50-year-old RK Chandolia, a 1984 batch Indian Economic Service officer, is one of many officers of elite IAS and allied services of Indian administration who have served as private secretaries to ministers. Nothing unusual about it considering ministers always handpick one of their trusted officers as private secretaries. But after Chandolia’s boss, A Raja was forced to resign as telecommunications minister in the wake of 2G spectrum scam, fingers are now pointed at Chandolia’s alleged role in the telecom saga which had reportedly led to the loss of Rs 1.76 lac crore to the exchequer, according to Indian auditor, CAG.
Even after he was promoted by Raja as an economic adviser in the department of telecommunications, he reportedly played a key role in appointments in the state-owned firms like Bharat Sanchar Nigam Limited (BSNL) and Mahanagar Telephone Nigam Limited (MTNL). Also, Chandolia was reporting to the DoT secretary which many say is a clear proof of jumping the official structure. The Indian economic service officer is now shifted to finance ministry, and it remains to be seen whether he is proved innocent or guilty.
But the episode is a big lesson to hundreds other private secretaries who are with ministers in Centre and the states as they could be vulnerable if their minister bosses are trapped in any scam. The challenge is how to remain insulated from the minister’s wrongdoings even when remaining a part of his inner coterie. For most bright officers who have a long way to go in the administrative ladder, making money as a private secretary is the least of the priority. Why then officers prefer to become a minister’s private secretary? While several IFS officers join as private secretaries in search of home postings, the allied services officers join the bandwagon mainly to break the monotony.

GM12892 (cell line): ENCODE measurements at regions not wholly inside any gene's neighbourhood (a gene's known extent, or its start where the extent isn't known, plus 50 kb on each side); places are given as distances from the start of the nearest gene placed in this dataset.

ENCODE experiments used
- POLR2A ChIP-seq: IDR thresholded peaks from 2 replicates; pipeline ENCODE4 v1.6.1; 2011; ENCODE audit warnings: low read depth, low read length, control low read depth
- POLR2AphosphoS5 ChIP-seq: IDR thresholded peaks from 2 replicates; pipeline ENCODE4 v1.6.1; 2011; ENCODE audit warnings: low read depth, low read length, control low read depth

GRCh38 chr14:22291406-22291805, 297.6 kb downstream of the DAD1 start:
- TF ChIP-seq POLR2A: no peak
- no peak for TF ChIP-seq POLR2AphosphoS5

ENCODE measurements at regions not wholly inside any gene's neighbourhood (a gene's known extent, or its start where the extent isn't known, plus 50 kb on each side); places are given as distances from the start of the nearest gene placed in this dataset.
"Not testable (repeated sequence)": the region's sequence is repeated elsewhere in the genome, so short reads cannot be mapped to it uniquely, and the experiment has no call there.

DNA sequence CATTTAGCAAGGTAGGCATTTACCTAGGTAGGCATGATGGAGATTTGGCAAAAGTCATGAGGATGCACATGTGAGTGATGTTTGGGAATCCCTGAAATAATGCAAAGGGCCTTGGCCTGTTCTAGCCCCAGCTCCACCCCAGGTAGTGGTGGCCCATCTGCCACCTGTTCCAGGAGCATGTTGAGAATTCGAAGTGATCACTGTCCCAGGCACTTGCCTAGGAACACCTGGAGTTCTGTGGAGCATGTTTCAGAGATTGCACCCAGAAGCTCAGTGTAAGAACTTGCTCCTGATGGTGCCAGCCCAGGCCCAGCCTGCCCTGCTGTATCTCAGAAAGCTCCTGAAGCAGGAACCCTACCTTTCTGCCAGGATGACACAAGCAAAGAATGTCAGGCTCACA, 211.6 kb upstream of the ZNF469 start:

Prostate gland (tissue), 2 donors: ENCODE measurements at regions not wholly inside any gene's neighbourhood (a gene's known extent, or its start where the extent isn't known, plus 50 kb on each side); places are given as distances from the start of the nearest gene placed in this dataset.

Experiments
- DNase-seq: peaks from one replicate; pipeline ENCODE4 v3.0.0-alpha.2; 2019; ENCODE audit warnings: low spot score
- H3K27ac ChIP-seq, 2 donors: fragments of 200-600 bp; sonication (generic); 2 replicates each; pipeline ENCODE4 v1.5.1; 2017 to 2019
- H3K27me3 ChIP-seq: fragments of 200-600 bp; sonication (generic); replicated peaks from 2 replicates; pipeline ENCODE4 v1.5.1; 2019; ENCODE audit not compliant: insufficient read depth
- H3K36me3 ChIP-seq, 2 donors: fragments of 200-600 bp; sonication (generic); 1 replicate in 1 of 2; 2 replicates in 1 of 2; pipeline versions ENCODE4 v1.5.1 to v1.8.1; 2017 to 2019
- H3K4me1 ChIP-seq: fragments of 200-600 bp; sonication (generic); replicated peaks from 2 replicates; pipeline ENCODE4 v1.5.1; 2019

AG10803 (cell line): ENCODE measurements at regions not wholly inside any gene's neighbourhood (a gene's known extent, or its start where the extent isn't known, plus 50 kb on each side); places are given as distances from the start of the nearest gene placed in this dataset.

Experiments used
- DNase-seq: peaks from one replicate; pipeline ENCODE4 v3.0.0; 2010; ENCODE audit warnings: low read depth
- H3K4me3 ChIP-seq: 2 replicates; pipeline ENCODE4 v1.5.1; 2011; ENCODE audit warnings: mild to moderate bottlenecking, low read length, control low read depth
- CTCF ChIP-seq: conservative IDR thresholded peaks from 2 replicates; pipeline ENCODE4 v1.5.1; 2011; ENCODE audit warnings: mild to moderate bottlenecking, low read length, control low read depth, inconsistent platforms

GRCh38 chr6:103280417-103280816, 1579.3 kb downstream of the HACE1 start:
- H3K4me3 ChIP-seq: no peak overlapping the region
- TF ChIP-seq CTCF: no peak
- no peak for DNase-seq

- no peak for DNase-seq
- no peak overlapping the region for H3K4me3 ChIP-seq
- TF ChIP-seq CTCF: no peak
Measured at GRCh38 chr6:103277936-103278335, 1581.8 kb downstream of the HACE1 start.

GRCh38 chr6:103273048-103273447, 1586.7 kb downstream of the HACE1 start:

But for most, it’s a window to develop political clout which is indispensable as one goes up. At times, it turns out to be a risky proposition too if one becomes too close to a senior minister of a political party because one can’t rule out the Opposition party grabbing the power later.
Even the government has realized the tendency of a few officers to remain serial private secretaries for years. The DoPT has recently imposed a 10-year cap for an officer to become private secretary (PS) or Officers in Special Duty (OSD), but spared the PMO from the order.
Who is V Vidyavathi of PMO?When 11-page affidavit from the PMO was submitted in Supreme Court in connection with 2G spectrum issue, it was V Vidyavathi who signed the much talked about legal document. For the record, Vidyavathi is a 1991 batch Karnataka cadre IAS who has been in the PMO first as deputy secretary and now as director. She joined PMO in February 2004, and is now on an extension.